The study team developed a data abstraction form for this meta-analysis. Information collected from studies were the following: (1) study characteristics including year published, country of origin, study design, study type (randomised-controlled trial vs observational), practice setting (university or community), and intention-to-treat (ITT) analysis; (2) patient characteristics including age, gender, ethnicity, degree of fibrosis, viral load, and ALT level; (3) treatment predictors including length of treatment (24-weeks compared to 48-weeks), rates of rapid virological response (RVR, defined as undetectable HCV RNA at week 4 of treatment) and early virological response (EVR, defined as at least 2-log 10 reduction of HCV RNA from baseline at week 12 of treatment); (4) rates of SVR (SVR, defined as undetectable HCV RNA at 24 weeks after cessation of treatment).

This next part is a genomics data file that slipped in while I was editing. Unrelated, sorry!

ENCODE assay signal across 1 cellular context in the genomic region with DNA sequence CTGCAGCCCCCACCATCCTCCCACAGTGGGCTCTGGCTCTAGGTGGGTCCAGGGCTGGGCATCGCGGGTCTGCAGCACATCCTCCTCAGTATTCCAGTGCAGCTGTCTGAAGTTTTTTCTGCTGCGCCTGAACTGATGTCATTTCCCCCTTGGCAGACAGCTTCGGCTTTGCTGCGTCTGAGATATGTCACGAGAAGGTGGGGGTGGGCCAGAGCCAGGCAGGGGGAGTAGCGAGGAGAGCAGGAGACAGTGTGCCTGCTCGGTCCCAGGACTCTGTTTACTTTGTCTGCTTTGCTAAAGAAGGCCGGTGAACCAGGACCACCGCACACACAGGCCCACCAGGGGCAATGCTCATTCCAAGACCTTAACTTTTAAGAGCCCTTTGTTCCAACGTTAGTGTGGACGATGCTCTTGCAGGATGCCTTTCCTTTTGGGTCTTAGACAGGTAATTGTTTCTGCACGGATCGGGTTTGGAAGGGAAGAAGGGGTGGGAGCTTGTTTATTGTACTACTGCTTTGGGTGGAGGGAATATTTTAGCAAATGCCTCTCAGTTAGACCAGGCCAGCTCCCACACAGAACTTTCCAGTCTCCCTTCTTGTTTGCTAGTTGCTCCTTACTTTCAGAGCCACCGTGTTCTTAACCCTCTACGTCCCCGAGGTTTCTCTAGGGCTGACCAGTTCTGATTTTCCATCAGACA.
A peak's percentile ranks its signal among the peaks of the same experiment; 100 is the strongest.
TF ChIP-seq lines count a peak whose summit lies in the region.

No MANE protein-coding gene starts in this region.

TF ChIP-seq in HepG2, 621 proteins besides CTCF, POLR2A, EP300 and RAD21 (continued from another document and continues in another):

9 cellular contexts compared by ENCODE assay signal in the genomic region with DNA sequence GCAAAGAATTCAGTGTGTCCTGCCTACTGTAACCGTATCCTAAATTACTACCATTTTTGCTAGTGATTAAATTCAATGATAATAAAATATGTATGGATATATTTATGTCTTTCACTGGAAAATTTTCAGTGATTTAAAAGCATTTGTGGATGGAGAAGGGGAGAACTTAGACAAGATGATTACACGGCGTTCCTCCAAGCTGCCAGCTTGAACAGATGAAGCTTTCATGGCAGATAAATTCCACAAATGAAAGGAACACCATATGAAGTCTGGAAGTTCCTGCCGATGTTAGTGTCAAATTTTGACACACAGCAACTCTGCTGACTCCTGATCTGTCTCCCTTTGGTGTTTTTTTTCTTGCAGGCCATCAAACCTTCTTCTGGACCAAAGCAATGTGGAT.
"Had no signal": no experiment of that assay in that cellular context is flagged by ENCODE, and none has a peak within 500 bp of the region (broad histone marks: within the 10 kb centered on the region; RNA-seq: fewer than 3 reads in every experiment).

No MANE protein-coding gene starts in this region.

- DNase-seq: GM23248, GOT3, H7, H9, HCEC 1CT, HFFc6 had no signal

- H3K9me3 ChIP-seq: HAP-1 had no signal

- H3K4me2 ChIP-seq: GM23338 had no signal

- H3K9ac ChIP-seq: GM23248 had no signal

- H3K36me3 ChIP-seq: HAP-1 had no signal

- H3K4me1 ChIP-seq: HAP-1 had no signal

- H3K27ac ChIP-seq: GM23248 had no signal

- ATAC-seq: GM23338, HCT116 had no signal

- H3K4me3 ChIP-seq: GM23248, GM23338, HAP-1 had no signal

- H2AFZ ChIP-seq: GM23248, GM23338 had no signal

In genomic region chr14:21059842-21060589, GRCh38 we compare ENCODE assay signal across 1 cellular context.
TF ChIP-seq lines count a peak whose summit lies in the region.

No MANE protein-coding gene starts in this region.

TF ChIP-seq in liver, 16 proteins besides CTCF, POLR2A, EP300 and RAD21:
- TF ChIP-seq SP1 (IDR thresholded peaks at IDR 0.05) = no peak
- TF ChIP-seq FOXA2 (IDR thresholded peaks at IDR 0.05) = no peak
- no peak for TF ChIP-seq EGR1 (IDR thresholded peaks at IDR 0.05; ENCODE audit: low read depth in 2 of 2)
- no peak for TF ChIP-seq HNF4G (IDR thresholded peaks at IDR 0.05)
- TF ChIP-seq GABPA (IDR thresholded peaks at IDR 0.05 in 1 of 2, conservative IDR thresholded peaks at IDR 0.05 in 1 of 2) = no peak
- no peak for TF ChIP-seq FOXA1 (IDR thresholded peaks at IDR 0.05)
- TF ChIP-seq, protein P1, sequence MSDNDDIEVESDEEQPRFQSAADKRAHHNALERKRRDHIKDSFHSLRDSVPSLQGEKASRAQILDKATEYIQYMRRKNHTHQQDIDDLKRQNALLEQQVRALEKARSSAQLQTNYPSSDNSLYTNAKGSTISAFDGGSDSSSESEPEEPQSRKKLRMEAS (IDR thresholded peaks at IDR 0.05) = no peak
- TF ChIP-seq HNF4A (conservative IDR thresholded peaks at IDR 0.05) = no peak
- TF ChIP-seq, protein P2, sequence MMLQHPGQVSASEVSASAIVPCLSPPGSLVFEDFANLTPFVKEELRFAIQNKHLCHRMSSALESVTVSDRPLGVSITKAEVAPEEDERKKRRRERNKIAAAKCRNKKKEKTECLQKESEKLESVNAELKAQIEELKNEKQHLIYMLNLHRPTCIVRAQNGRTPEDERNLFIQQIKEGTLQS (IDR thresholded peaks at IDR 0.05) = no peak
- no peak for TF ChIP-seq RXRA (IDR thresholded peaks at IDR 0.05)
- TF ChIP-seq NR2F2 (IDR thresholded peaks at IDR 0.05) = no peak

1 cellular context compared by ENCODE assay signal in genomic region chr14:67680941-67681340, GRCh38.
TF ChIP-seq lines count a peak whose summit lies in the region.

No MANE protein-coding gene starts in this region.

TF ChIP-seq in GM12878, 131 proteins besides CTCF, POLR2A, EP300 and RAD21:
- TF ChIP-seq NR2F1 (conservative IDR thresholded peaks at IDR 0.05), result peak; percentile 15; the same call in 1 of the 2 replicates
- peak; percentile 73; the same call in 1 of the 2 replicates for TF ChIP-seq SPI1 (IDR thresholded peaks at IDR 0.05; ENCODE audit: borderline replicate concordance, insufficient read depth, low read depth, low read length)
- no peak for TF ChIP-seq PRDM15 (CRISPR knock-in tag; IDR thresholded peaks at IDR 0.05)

Statistical analyses were performed using random effects modelling (DerSimonian and Laird method) and inverse variance method60 to present pooled event rates (overall SVR rate) with corresponding 95% CIs. Study heterogeneity was assessed using χ2-based Cochrane Q-statistic with p≤0.10 and I2≥50% as per the standards of quality for reporting meta-analysis from the Cochrane handbook.60 For subgroup analyses, ORs and corresponding 95% CIs were performed. Funnel plots of ln[OR] against SE were performed to evaluate for publication bias. One-study removed influence analysis was conducted to identify potential outliers contributing to our pooled estimates. A fixed value of ‘0.5’ was added to all cells of study results tables in studies with zero-cell counts.60 Statistical tests were all two sided. All statistical tests were performed using Comprehensive Meta-Analysis, V.2 (Biostat, Englewood, New Jersey, USA).